Surge in R&D Spending: Stand By for Innovation
America's crucibles of innovation - corporate and university laboratories - could be headed for a fresh burst of activity this year.
For the first time in years, spending for research and development in the United States is projected to grow significantly, a shift some analysts say could continue into the 21st century.
"This is the first year of truly substantial increases" in research spending in half a decade, says Jules Duga, a senior analyst who tracks R&D trends for the Battelle Memorial Institute, an technology-development firm in Columbus, Ohio.
R&D money is being spent on everything from the push for a closer shave to the quest to understand how the cosmos evolved. Even the most esoteric university-based research efforts can lead to inventions and patents that spawn start-up companies and generate new jobs for the economy, while training a new generation of scientists and engineers.
Last year, corporations, the federal government, and universities poured a combined total of $206 billion into R&D efforts. This year, the total could exceed $220 billion.
The increase is fueled largely by private industry, buoyed by a strong economy and rising profits. Dr. Duga says he expects companies to pump $143 billion - nearly two thirds of the nation's total - into R&D. After years of paring payrolls and redrawing organizational charts, he adds, corporate leaders have come to realize that "companies can't live off their laurels; they have to create new ones."
Meanwhile, overseas competition is likely to heat up, according to Debra van Opstal, vice president of the Council on Competitiveness, based in Washington. On the basis of a number of indicators, including R&D spending, the United States moved into first place on the council's "innovation index" during the 1980s and '90s, she says. "But by 2006, assuming no major changes in policy, the US falls to sixth place because the innovators' club has grown."
While corporate spending for R&D grows, federal spending could rise as well. The White House is asking Congress for $77.7 billion in R&D spending, a 2.2 percent increase over last year. The proposed budget contains the largest dollar request for civilian R&D funding in US history, according to Kerri-Ann Jones, acting director of the president's Office of Science and Technology Policy (OSTP). And under the new budget, the National Science Foundation and the National Institutes of Health would get the largest single-year increases ever.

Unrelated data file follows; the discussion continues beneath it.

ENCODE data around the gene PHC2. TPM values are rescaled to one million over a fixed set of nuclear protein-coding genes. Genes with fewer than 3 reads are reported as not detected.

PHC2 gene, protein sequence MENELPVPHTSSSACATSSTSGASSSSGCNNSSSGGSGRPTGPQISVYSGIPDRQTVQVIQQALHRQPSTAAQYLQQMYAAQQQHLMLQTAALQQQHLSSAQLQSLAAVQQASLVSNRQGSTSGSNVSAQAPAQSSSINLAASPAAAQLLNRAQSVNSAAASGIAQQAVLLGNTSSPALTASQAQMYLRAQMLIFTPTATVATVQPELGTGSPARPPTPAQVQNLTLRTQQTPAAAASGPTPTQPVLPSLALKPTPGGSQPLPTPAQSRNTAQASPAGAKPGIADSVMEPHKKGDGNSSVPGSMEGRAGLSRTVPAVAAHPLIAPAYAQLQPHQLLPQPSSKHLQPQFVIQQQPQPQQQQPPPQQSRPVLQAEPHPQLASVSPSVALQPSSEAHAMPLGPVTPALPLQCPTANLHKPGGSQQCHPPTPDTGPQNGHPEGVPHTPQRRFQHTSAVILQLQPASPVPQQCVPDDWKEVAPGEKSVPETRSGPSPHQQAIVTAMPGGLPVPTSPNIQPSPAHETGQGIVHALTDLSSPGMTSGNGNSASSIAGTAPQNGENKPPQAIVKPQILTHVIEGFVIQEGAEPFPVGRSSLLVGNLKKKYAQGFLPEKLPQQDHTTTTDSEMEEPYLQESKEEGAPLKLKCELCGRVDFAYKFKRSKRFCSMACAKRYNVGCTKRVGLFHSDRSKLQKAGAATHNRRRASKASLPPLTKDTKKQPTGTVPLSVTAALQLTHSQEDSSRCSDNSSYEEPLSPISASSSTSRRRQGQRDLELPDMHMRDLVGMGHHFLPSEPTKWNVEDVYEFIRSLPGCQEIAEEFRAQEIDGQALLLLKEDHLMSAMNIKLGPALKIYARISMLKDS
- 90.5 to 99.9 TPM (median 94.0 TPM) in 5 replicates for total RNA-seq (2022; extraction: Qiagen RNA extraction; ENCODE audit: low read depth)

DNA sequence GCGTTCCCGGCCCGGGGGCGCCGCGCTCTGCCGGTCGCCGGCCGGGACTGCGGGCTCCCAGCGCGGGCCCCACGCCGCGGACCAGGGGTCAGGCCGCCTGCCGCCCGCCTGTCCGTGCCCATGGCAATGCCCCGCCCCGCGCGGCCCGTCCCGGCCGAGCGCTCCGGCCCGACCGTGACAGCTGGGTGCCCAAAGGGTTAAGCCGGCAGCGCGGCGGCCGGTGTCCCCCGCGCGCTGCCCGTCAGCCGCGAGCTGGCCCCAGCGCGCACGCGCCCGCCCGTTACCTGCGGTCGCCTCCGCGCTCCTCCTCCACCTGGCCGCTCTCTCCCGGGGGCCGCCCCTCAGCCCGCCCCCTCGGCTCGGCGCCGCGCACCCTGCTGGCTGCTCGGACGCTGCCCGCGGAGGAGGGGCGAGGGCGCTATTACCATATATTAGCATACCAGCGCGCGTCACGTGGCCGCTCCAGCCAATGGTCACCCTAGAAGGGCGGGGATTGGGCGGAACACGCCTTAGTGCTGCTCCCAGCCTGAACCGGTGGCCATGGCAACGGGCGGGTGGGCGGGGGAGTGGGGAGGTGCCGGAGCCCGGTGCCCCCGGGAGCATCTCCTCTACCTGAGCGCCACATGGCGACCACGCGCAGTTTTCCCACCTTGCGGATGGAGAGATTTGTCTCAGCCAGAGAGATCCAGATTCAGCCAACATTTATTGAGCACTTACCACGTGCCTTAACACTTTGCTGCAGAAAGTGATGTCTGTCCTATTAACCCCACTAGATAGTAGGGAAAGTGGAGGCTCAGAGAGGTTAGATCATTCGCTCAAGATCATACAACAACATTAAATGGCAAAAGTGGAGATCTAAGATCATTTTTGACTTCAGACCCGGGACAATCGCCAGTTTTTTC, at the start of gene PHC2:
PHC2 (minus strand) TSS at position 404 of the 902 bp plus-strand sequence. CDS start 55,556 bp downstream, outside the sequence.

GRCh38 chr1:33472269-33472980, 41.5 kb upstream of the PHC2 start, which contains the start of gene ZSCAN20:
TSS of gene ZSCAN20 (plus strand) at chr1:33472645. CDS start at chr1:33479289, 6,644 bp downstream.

Federal spending may account for only about one-third of the nation's overall R&D investment. But Washington's contribution plays a key economic role. In 1996, estimated sales of products invented during the course of academic research and later licensed to industry reached $20.6 billion and involved 248 start-up companies, according to Judith Rodin, president of the University of Pennsylvania in Philadelphia.
Overall, 75 percent of all patent applications in the US cite publicly funded research as at least partly responsible for a particular discovery or invention.
While prospects remain strong for continued growth in the nation's research enterprise, some analysts see trouble ahead for the federal R&D budget. President Clinton's proposed increases in R&D spending hinge largely on passage of tobacco-industry legislation, whose anticipated income already has been "spent" to pay for everything from Social Security reform to new roads and bridges.
David Goldston, legislative director for Rep. Sherwood Boehlert (R) of New York, says that given competing claims on the tobacco bill's income, "The chances of tobacco money going to this [R&D] is very close to zero."
In addition, he says some members of the House are calling for as much as $154 billion in additional spending cuts during the next five years - despite next fiscal year's projected budget surplus.
Still, if the president's tobacco-funded "21st Century Research Fund" goes up in smoke, he adds, "There's no reason to panic - but there's no reason to celebrate either."